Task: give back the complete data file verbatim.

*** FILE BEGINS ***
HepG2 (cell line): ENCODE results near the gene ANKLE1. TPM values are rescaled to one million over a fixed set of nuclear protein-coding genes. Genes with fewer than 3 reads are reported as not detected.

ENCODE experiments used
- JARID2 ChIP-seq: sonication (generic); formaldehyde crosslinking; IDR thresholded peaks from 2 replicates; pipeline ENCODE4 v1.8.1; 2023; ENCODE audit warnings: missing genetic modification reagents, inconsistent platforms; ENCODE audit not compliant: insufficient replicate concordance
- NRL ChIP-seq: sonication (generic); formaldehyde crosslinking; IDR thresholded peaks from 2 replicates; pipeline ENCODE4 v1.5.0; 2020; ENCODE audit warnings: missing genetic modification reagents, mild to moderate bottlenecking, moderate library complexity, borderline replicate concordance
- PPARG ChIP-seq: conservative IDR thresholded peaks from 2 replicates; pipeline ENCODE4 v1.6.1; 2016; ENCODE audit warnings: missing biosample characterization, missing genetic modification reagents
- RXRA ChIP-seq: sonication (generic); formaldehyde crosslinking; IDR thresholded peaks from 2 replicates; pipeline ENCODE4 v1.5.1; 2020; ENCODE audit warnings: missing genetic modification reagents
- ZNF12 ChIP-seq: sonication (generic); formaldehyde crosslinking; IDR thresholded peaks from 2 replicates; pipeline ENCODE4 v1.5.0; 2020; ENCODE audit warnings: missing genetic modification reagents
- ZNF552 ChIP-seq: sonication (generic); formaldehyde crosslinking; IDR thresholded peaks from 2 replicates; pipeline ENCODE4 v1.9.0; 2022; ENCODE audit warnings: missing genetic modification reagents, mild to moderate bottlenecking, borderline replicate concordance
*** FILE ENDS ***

HepG2 (cell line): ENCODE results near the gene ANKLE1. TPM values are rescaled to one million over a fixed set of nuclear protein-coding genes. Genes with fewer than 3 reads are reported as not detected.

ENCODE experiments used
- JARID2 ChIP-seq: sonication (generic); formaldehyde crosslinking; IDR thresholded peaks from 2 replicates; pipeline ENCODE4 v1.8.1; 2023; ENCODE audit warnings: missing genetic modification reagents, inconsistent platforms; ENCODE audit not compliant: insufficient replicate concordance
- NRL ChIP-seq: sonication (generic); formaldehyde crosslinking; IDR thresholded peaks from 2 replicates; pipeline ENCODE4 v1.5.0; 2020; ENCODE audit warnings: missing genetic modification reagents, mild to moderate bottlenecking, moderate library complexity, borderline replicate concordance
- PPARG ChIP-seq: conservative IDR thresholded peaks from 2 replicates; pipeline ENCODE4 v1.6.1; 2016; ENCODE audit warnings: missing biosample characterization, missing genetic modification reagents
- RXRA ChIP-seq: sonication (generic); formaldehyde crosslinking; IDR thresholded peaks from 2 replicates; pipeline ENCODE4 v1.5.1; 2020; ENCODE audit warnings: missing genetic modification reagents
- ZNF12 ChIP-seq: sonication (generic); formaldehyde crosslinking; IDR thresholded peaks from 2 replicates; pipeline ENCODE4 v1.5.0; 2020; ENCODE audit warnings: missing genetic modification reagents
- ZNF552 ChIP-seq: sonication (generic); formaldehyde crosslinking; IDR thresholded peaks from 2 replicates; pipeline ENCODE4 v1.9.0; 2022; ENCODE audit warnings: missing genetic modification reagents, mild to moderate bottlenecking, borderline replicate concordance